From our perspective, the twin supply shocks caused by the pandemic and the war in Ukraine were the main factors contributing to inflation last year but are behind us now, and with supply chains returning to normal, we don't foresee additional supply-side shocks. Tighter credit conditions resulting from central bank tightening are also dampening the inflation outlook. That combination of improving supply and decreasing demand should lead to diminished price pressures, which should, in turn, give the Fed some breathing room.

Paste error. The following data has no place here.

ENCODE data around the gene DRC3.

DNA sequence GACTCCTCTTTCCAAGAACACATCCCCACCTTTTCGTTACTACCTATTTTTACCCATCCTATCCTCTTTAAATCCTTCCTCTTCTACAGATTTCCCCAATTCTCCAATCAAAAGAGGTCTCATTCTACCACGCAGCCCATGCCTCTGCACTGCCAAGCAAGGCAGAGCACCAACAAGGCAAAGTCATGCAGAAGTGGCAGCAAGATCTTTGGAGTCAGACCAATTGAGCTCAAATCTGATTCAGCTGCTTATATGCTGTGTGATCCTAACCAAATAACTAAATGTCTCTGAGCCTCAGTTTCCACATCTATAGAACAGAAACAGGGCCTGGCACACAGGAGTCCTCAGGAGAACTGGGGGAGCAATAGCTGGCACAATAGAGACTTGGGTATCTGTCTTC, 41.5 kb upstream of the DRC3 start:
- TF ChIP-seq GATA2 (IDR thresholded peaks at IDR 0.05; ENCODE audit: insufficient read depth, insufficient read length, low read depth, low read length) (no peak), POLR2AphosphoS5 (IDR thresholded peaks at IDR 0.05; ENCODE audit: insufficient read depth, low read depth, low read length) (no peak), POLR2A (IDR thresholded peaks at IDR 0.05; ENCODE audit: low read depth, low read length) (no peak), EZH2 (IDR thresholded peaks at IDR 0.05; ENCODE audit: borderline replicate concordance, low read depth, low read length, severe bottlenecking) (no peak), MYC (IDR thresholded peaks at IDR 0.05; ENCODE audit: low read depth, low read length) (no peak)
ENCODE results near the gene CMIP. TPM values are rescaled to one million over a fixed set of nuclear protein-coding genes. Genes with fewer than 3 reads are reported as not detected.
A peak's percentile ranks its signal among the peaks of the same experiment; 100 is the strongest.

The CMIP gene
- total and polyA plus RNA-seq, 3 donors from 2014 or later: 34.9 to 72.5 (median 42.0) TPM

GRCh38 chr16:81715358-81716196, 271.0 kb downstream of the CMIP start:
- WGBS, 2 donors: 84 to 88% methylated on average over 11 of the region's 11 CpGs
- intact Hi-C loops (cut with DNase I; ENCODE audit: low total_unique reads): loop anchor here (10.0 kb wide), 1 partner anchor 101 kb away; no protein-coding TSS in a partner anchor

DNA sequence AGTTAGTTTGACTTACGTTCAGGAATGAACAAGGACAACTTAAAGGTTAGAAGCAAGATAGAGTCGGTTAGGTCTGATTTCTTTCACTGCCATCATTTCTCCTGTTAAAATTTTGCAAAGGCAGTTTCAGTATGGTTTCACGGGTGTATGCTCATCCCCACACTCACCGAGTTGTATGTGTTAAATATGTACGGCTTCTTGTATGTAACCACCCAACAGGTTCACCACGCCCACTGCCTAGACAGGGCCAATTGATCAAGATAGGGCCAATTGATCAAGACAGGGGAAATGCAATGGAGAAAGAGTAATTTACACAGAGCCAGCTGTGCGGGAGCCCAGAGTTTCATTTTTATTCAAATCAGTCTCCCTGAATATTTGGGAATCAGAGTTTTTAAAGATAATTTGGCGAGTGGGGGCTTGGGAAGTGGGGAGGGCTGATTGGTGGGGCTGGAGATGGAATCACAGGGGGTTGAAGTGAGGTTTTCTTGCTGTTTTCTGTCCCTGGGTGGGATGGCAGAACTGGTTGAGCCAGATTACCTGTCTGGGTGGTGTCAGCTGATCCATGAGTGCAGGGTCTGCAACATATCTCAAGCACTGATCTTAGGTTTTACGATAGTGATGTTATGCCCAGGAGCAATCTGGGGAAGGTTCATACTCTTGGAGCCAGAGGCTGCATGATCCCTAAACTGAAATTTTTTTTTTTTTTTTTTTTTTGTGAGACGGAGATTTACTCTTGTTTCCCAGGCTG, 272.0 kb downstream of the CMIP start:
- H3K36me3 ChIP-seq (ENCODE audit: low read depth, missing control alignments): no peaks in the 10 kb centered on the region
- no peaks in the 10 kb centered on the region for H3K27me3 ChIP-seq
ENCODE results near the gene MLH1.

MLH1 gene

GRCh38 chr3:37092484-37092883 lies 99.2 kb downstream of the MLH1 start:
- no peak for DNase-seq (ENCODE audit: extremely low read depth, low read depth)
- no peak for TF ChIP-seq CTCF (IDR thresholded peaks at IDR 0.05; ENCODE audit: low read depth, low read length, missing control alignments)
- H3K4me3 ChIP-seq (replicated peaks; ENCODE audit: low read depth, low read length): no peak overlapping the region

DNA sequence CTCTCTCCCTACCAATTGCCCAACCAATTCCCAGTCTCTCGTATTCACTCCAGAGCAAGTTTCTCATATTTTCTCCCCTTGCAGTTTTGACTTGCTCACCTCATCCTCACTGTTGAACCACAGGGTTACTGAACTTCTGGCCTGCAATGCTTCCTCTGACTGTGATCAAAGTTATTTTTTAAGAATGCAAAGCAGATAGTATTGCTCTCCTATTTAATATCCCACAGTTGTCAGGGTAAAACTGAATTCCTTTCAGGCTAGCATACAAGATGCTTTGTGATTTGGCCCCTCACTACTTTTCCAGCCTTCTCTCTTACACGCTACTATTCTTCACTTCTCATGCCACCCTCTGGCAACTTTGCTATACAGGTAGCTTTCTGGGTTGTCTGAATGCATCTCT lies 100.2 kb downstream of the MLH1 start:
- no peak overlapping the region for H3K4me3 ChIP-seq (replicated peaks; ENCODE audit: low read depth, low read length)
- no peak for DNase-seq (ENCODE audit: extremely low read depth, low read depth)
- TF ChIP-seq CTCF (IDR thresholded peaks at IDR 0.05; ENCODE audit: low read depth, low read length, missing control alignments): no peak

All things considered, we think the likelihood of a mild recession this year remains high, particularly if the Fed maintains its current course. The crucial question that will arise is whether in the event of a recession the financial markets experience a soft or hard landing. While the economy might manage a relatively smooth downturn, we recognize that a different outcome is possible for the financial markets.